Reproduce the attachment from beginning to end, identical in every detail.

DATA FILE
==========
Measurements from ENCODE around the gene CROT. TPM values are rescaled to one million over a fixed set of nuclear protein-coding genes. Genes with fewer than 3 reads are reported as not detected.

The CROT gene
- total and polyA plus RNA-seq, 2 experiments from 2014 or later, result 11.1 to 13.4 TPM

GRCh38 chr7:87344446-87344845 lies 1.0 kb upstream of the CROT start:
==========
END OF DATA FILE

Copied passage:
Measurements from ENCODE around the gene CROT. TPM values are rescaled to one million over a fixed set of nuclear protein-coding genes. Genes with fewer than 3 reads are reported as not detected.

The CROT gene
- total and polyA plus RNA-seq, 2 experiments from 2014 or later, result 11.1 to 13.4 TPM

GRCh38 chr7:87344446-87344845 lies 1.0 kb upstream of the CROT start: